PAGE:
What is Technical Analysis?
Traders usually define themselves as being either a ‘Fundamental’ trader or a ‘Technical’ trader – it’s up to you to decide which strategy works best for you.
Technical Analysis is the method of predicting a future price based on how the market acted before based on trends, cycles, reversals and consolation periods. Technical Analysis is often a measure of predicted price moves – it works to identify patterns that suggests what an asset (this could be either Forex pairs, Stocks, Indices or Shares) will do in the future.
Here’s an example of the interest rate differential between GBP (Pounds Sterling) and USD (United States Dollars):
What are the different factors of Technical Analysis?
Key factors that can help traders with Technical Analysis include:
Liquidity – If you favour Technical analysis, you should be aware that it should only be used on liquid products so that money can move freely for traders to easily buy and sell.
Reversals – The current trend stops and price either moves in the other direction. Sometimes seen with a spike in trading volume, as both Bullish and Bearish trends are competing.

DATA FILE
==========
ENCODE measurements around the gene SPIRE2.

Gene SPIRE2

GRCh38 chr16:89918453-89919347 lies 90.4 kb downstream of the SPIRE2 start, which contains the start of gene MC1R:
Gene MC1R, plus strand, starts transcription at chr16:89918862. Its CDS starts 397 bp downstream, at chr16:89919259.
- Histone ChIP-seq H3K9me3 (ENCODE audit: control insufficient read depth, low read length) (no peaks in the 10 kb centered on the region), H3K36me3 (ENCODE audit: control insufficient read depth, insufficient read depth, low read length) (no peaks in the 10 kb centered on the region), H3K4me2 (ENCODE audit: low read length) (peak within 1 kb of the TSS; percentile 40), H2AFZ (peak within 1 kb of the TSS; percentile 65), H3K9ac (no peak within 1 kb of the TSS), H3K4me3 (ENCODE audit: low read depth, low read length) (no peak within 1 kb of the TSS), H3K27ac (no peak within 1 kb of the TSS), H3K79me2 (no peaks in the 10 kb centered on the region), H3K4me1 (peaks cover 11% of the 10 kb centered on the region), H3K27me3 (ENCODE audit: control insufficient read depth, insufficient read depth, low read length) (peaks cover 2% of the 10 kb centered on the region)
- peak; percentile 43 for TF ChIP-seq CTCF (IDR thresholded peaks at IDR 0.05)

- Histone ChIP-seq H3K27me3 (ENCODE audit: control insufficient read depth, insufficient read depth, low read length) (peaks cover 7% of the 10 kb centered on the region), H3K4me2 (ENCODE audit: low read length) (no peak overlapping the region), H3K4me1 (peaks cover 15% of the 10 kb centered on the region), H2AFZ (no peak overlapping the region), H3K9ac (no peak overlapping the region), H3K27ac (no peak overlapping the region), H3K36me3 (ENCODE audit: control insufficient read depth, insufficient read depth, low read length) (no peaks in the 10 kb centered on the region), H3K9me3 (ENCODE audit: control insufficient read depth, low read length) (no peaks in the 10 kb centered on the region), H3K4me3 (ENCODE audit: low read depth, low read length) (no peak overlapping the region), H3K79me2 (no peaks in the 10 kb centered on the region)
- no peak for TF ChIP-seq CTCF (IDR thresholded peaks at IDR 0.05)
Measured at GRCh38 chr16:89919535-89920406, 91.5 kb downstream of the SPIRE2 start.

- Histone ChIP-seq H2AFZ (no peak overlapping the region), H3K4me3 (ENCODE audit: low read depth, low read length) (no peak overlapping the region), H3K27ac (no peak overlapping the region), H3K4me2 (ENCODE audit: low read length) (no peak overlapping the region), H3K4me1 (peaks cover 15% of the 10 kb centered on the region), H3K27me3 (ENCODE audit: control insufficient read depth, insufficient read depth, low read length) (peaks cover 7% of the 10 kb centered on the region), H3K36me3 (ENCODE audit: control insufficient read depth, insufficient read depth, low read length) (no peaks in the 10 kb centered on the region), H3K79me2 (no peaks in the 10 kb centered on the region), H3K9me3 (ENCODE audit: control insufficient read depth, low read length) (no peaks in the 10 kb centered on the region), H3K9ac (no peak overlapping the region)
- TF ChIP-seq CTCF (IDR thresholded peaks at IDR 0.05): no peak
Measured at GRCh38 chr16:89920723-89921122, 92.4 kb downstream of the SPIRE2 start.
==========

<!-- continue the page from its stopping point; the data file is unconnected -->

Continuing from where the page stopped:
Corrections – Trends are interrupted by corrections coming from the opposite direction.
Trends – When a product moves from one price level to another in a specific pattern.
Price patterns – Where multiple price patterns are repeated reflecting the current market buyers’ thinking. As a trader, you could try to recognise these patterns to predict the next cycle.
Candlestick formations - Charts made up of multiple candlesticks displaying the highs, lows, opening and closing prices of a product and highlight continuation, consolidation and reversal patterns.
Resistance – When the price reaches a level that constantly attracts more sellers than buyers.
Support – Opposite of resistance as price drops to a level that has constantly attracted more buyers than sellers.
Tic – The measure of every trade, whether up or down, within a time period.
Volume – Measure of the number of Shares traded over a specific time period. If you’re trading on the Forex market, it’s important to know that this information isn’t available so you should use ‘tic’ volume for comparison.
Momentum – Also known as the Rate of Change, this shows the strength of recent price moves. If you choose to concentrate on momentum, you may look to benefit from strong trends and then exit when the trend losses momentum.
Probability – An approach allowing traders to look for high probability set-ups where they can predict future price action in the market.
Technical analysis is just one of two analysis methodologies – the other is Fundamental analysis. If you’d like to know more about Fundamental analysis, we’ve put together a handy guide.